Review: Green Arrow: The Longbow Hunters trade paperback (DC Comics)

Monday, March 28, 2011

Given the recent controversy over Apple's apparent embargo of the digital edition of Mike Grell's Green Arrow: The Longbow Hunters, I thought this would be a good time for a review of that classic miniseries.

For those following along at home, Longbow Hunters is to Green Arrow what Man of Steel was to Superman and Year One was to Batman -- the first major post-Crisis on Infinite Earths appearance of Green Arrow, re-establishing his post-Crisis origin. Unlike those stories, Longbow Hunters takes place in the present, just before the Millennium crossover, but Green Arrow's origin figures prominently in the first issue.

[Contains spoilers]

And what an origin it is. It's been a while since I first read Longbow Hunters, and in that time I've read and liked a lot of other Green Arrow stories. Grell's Longbow Hunters is an Eisner Award-winning classic, don't get me wrong, and if you haven't read it, you absolutely should -- but I didn't much like Grell's origin of Green Arrow Oliver Queen. Grell would argue that Oliver wasn't much in danger when he was marooned on an island, and he did not so much defeat an entire gang of drug dealers as legend (and past continuity) had it, so much as two minor criminals tripped over themselves and Queen took the credit, dubbed accidentally "Green Arrow."

I entirely understand that this goes to Grell's dual purposes of minimizing Oliver's superhero past and also giving the impression that Oliver's real serious life starts here -- Oliver the superhero dilettante versus the Yakuza assassin Shado trained to kill from birth -- but I rather like some triumph over adversity in my superhero origins, and Grell would argue that Oliver's has none.

This is the start, however, of Grell's rather ingenious take on Green Arrow, one that I sincerely wonder if current audiences would accept. Oliver Queen is old here, just past his prime, and recognizing that his best days might have passed him by and he missed them. He very often misses the arrow-shots that he takes, and scolds himself for being slow -- there's probably not a character in the DC Universe more suited than its archer for the metaphor of being impotent.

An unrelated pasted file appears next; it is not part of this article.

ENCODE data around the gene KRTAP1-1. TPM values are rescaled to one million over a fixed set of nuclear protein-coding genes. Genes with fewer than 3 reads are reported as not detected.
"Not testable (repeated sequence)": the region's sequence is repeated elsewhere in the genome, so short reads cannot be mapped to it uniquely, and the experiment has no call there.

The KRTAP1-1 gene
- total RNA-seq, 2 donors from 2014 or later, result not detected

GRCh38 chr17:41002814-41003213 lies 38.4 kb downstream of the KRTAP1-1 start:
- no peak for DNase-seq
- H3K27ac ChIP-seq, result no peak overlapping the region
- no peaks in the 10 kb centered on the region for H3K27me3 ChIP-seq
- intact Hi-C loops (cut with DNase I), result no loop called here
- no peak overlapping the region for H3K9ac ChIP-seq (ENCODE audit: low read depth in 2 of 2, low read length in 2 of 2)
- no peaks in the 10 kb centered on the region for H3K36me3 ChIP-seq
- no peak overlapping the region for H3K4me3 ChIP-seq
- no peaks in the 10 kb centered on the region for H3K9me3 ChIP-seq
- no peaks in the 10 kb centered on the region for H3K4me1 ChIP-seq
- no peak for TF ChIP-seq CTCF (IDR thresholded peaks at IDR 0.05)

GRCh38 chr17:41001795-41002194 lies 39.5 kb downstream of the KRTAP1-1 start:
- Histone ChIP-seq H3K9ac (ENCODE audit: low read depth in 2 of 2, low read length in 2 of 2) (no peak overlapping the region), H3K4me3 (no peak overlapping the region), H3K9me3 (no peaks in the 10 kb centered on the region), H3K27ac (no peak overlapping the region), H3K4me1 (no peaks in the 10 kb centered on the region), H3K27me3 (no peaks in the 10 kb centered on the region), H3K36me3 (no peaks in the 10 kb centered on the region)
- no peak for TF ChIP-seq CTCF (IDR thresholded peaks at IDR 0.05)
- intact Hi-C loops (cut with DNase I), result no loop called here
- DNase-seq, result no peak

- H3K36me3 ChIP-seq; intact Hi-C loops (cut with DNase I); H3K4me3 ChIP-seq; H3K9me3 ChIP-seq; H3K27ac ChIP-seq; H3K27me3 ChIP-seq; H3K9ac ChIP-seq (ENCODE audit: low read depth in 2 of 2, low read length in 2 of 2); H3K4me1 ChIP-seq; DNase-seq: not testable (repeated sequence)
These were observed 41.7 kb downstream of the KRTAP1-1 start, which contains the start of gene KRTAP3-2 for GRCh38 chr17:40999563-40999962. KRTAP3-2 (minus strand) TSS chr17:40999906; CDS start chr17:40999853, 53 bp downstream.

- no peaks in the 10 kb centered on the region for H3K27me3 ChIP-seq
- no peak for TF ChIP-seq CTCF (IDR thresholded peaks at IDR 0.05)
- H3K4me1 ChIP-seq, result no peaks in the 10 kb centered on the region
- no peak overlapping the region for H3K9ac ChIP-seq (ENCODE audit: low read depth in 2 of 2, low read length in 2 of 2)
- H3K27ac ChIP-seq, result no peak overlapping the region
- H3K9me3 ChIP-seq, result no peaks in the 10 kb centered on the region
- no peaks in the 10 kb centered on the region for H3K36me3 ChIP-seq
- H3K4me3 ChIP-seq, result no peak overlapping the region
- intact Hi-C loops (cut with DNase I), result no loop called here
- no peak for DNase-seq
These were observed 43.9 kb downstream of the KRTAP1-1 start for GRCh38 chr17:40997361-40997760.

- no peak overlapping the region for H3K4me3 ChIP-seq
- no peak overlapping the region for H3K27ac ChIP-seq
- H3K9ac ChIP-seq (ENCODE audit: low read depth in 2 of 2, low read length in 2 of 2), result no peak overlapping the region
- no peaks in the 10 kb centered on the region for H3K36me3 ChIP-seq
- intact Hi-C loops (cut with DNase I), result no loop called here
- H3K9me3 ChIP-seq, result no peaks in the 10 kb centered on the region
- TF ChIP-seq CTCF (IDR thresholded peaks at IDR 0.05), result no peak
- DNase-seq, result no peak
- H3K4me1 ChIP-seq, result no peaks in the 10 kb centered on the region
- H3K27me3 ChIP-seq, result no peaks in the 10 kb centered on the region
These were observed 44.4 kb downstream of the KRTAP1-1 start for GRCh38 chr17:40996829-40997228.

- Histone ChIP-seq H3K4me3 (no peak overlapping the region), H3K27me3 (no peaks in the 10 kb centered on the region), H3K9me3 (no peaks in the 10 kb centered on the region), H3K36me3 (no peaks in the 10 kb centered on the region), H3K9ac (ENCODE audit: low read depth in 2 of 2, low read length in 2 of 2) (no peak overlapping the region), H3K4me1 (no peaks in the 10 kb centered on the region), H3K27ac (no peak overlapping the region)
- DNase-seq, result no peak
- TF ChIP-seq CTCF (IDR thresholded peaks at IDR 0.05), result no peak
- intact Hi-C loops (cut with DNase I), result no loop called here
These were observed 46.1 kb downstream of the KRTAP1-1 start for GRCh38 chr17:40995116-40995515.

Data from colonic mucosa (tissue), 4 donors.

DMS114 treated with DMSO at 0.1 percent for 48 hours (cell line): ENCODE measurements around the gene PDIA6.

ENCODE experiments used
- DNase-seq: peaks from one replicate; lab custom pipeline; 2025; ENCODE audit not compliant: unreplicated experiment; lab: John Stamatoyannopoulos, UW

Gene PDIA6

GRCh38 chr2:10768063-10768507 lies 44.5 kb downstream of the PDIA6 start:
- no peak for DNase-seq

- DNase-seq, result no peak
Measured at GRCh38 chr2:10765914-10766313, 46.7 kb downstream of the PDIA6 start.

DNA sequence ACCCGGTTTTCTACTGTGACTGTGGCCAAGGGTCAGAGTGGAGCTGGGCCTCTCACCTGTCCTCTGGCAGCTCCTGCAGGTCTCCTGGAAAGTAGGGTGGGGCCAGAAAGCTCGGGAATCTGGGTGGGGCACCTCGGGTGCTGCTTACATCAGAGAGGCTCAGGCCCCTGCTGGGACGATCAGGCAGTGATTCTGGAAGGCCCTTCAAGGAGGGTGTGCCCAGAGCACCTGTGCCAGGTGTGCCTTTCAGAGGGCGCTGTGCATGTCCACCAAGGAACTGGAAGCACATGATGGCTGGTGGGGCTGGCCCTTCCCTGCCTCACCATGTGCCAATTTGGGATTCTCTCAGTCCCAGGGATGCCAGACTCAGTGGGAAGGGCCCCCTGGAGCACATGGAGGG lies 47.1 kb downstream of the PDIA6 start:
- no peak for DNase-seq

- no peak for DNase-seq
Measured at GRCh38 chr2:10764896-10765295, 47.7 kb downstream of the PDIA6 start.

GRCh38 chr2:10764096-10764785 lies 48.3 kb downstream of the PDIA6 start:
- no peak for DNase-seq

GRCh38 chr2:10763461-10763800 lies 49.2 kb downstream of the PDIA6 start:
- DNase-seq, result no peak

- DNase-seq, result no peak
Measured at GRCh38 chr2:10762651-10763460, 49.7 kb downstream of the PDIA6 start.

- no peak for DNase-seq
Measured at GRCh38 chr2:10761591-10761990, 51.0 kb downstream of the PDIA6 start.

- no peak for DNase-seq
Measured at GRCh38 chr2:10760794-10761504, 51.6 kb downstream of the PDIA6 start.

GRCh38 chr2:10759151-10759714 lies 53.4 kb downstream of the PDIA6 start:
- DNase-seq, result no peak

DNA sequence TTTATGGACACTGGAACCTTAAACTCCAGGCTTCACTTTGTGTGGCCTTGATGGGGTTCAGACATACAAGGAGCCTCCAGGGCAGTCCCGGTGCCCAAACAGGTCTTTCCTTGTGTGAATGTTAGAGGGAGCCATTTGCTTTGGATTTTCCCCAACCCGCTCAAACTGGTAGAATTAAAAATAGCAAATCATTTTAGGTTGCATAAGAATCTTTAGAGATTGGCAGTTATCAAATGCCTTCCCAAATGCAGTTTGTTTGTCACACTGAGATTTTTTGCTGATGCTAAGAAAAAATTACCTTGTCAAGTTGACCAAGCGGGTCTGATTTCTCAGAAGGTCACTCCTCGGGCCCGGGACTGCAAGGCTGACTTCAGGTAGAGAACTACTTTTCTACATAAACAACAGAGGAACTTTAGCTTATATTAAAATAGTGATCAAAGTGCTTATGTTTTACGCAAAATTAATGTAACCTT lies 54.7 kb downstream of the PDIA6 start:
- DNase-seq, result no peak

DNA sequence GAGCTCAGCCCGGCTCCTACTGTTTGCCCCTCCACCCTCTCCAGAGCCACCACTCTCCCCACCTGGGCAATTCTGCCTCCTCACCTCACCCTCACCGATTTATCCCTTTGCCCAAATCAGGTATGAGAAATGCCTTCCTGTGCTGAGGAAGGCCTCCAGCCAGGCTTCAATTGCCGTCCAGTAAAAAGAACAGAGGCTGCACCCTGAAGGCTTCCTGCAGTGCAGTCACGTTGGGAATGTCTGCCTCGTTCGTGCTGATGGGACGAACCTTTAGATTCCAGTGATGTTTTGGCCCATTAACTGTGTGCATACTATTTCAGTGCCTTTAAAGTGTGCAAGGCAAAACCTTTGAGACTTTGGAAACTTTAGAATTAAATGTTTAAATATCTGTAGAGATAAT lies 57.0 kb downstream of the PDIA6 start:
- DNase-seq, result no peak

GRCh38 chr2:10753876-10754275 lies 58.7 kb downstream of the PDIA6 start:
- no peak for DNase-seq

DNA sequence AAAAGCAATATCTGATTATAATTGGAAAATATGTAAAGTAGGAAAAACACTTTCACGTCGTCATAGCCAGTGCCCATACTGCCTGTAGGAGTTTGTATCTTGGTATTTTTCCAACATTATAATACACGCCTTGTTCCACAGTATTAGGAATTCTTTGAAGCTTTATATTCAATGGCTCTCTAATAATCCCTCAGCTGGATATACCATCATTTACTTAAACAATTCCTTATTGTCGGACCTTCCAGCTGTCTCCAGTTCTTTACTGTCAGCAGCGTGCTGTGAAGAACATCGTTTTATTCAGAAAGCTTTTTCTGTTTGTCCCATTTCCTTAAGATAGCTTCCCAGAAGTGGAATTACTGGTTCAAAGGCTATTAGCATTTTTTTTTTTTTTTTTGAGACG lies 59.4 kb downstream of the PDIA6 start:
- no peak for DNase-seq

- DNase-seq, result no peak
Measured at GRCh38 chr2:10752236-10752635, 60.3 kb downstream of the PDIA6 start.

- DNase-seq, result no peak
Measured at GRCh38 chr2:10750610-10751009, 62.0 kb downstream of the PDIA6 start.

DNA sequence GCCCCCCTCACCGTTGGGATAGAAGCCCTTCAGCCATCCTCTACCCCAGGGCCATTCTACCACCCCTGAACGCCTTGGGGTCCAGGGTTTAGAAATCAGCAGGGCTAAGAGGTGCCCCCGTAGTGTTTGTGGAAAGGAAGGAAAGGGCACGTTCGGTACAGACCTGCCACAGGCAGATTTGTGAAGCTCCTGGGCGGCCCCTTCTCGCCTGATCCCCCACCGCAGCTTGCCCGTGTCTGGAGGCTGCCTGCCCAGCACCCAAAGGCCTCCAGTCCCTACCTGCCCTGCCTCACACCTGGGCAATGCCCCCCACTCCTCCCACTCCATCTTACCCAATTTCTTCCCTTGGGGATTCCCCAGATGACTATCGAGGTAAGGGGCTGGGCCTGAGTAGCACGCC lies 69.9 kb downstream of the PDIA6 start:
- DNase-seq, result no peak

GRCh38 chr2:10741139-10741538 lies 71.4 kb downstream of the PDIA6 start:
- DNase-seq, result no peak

Oliver wants to settle down and have kids -- to domesticate -- and his girlfriend Black Canary Dinah Lance does not. In one particularly effective scene, Oliver stands naked in the window wondering where Dinah is, and then goes to bed alone. Grell plays with stereotypical gender roles here, especially in a superhero comic book, in a way that I imagine many writers wouldn't be comfortable. Oliver is still masculine, and his name is still on the masthead of the comic, but his actions and desires are those that you might otherwise see from the love interest in a story, and not from the protagonist.

I don't have any additional issues of Grell's Green Arrow series that followed (wish I did -- where's that collection, DC?), but editor Mike Gold suggests in his introduction to Longbow Hunters that the story continued to explore these and similar themes. Yet, Longbow Hunters, as the name implies, is in addition about breaking down some of these peaceful and superficially superheroic impulses in Oliver Queen, and replacing them with a hunter and predator. Oliver is continually unable to make his shots, but the one he lands, of course, instantly kills the man who's been torturing Dinah. Thus having loosed the chains of straight-and-narrow superheroism, Oliver ends up as the recipient of a fortune in drug money after Shado kills the dealers. A corrupt CIA agent sizes Oliver up, wondering if the vigilante's "occupation" can still be listed as hero -- the answer is, we know, not so much as when the story started.

I've only read Justice League: Cry for Justice, and haven't yet decided if I want to pick up the widely-panned Justice League: Rise and Fall that follows the first book's events -- but I hope somewhere this latter book acknowledges the fact that Green Arrow killing the villain Prometheus is not so shocking as the rest of the Justice League (and the writers thereof) would have us believe. Oliver kills a bunch of non-super-powered street criminals in this book and -- let's face it -- he's a guy that shoots arrows. There's nothing wrong with the pacifist Green Arrow Connor Hawke approach, nor with a non-lethal boxing glove arrow once in a while, but inasmuch as I disfavor Grell's origin of Oliver Queen, I appreciate his more realistic approach to how a person with sharp objects would fight crime.

And if I might offer one more push for a Green Arrow by Mike Grell Omnibus from DC Comics, Grell's artwork is absolutely stunning here. A page will have a number of standard full color panels, and then one large shadowy black and white image that serves, especially, to drive home the emotional moments between Oliver and Dinah. There's also one page where Oliver and Shado stare each other down, and Grell's image of Oliver's deep-set, masked eyes is just phenomenal.